ScienceDaily (May 20, 2011) — When people have power, they act the part. Powerful people smile less, interrupt others, and speak in a louder voice. When people do not respect the basic rules of social behavior, they lead others to believe that they have power, according to a study in the current Social Psychological and Personality Science.
People with power have a very different experience of the world than people without it. The powerful have fewer rules to follow, and they live in environments of money, knowledge and support. People without power live with threats of punishment and firm limits according to the research team lead by Gerben Van Kleef of the University of Amsterdam. Because the powerful are freer to break the rules — does breaking the rules seem more powerful?
People read about a visitor to an office who took a cup of employee coffee without asking or about a bookkeeper that bent accounting rules. The rule breakers were seen as more in control, and powerful compared to people who didn’t steal the coffee, or didn’t break bookkeeping rules.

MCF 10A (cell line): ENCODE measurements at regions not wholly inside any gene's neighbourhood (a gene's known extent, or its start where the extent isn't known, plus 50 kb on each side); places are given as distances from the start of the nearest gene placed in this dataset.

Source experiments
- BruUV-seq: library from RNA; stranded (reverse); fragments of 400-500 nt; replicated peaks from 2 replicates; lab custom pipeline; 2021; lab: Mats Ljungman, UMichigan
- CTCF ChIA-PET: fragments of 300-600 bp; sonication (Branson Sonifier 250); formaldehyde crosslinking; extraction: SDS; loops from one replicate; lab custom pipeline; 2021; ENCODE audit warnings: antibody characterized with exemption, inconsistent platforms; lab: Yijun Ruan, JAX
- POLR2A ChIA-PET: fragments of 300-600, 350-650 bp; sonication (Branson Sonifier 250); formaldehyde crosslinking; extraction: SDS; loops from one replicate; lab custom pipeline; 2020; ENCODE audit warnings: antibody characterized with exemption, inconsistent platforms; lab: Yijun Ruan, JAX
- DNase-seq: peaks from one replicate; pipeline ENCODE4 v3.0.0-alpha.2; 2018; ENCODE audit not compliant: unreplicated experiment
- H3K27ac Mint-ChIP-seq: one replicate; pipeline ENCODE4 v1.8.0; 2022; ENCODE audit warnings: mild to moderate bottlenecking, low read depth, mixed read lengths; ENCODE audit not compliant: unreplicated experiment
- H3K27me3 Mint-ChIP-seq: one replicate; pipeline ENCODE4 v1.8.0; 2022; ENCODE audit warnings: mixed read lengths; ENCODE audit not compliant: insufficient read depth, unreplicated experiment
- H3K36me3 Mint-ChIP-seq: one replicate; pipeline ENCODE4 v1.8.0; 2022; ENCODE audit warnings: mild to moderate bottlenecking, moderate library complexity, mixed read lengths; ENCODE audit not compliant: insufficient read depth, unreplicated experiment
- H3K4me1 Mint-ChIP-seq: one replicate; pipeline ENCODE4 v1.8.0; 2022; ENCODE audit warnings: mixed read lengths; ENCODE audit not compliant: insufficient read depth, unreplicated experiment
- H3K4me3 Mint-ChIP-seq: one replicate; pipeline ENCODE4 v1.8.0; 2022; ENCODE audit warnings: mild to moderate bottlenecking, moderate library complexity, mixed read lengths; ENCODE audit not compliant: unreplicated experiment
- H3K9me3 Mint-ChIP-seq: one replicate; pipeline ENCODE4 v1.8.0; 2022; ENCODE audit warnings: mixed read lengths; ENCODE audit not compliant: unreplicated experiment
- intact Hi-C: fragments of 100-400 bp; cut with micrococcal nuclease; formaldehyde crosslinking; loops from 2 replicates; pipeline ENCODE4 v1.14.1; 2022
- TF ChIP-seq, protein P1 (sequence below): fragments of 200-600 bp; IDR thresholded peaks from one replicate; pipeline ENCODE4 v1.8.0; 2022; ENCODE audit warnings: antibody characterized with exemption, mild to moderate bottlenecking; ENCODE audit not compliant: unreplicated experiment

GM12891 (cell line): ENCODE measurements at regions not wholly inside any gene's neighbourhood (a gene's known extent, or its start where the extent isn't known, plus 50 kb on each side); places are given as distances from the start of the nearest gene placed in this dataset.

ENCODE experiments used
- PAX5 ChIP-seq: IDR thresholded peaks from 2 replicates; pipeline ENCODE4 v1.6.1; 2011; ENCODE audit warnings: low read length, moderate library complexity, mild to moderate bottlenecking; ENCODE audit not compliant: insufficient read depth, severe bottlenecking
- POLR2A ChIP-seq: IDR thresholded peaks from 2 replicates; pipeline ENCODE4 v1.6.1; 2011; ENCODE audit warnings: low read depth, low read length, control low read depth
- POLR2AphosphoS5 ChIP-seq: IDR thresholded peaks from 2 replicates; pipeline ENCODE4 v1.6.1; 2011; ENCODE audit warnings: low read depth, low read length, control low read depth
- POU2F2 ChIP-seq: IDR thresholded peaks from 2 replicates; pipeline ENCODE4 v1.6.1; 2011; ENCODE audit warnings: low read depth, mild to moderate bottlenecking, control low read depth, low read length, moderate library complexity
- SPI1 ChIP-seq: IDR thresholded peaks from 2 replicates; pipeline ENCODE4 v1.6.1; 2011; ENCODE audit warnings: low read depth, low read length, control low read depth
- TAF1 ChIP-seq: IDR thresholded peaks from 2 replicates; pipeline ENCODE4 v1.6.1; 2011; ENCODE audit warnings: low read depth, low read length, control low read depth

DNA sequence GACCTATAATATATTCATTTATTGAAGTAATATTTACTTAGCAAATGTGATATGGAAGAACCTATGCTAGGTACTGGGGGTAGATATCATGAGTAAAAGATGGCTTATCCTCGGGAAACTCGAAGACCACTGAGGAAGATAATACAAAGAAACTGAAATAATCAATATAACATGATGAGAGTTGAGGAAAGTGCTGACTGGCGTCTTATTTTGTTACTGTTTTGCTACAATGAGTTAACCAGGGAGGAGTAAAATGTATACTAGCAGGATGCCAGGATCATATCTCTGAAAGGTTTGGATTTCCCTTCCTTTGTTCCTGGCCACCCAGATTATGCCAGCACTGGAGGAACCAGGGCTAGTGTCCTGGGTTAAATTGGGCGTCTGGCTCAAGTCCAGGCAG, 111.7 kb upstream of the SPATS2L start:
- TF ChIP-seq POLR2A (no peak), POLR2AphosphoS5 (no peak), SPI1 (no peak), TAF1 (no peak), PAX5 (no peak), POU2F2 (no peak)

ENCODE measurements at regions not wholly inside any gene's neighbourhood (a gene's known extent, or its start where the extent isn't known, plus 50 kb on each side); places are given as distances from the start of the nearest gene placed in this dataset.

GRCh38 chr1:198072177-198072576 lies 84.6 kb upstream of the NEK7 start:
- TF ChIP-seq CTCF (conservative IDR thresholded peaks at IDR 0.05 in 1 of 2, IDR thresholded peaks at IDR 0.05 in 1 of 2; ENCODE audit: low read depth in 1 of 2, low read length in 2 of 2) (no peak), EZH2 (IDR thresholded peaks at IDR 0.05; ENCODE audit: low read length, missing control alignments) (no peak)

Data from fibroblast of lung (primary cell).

Acting rudely also leads people to see power. People who saw a video of a man at a sidewalk café put his feet on another chair, drop cigarette ashes on the ground and order a meal brusquely thought the man was more likely to “get to make decisions” and able to “get people to listen to what he says” than the people who saw a video of the same man behaving politely.